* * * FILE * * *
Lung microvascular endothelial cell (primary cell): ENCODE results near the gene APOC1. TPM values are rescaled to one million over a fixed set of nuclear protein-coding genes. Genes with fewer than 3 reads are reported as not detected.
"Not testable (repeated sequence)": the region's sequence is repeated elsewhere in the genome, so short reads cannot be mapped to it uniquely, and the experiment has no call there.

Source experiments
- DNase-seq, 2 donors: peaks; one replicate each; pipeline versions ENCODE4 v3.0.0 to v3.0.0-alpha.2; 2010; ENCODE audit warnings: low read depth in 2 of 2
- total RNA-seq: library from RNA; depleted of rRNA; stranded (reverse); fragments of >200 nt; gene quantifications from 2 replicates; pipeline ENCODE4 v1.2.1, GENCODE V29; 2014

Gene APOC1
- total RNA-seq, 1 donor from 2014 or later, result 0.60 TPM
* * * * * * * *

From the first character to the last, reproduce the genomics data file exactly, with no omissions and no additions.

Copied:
Lung microvascular endothelial cell (primary cell): ENCODE results near the gene APOC1. TPM values are rescaled to one million over a fixed set of nuclear protein-coding genes. Genes with fewer than 3 reads are reported as not detected.
"Not testable (repeated sequence)": the region's sequence is repeated elsewhere in the genome, so short reads cannot be mapped to it uniquely, and the experiment has no call there.

Source experiments
- DNase-seq, 2 donors: peaks; one replicate each; pipeline versions ENCODE4 v3.0.0 to v3.0.0-alpha.2; 2010; ENCODE audit warnings: low read depth in 2 of 2
- total RNA-seq: library from RNA; depleted of rRNA; stranded (reverse); fragments of >200 nt; gene quantifications from 2 replicates; pipeline ENCODE4 v1.2.1, GENCODE V29; 2014

Gene APOC1
- total RNA-seq, 1 donor from 2014 or later, result 0.60 TPM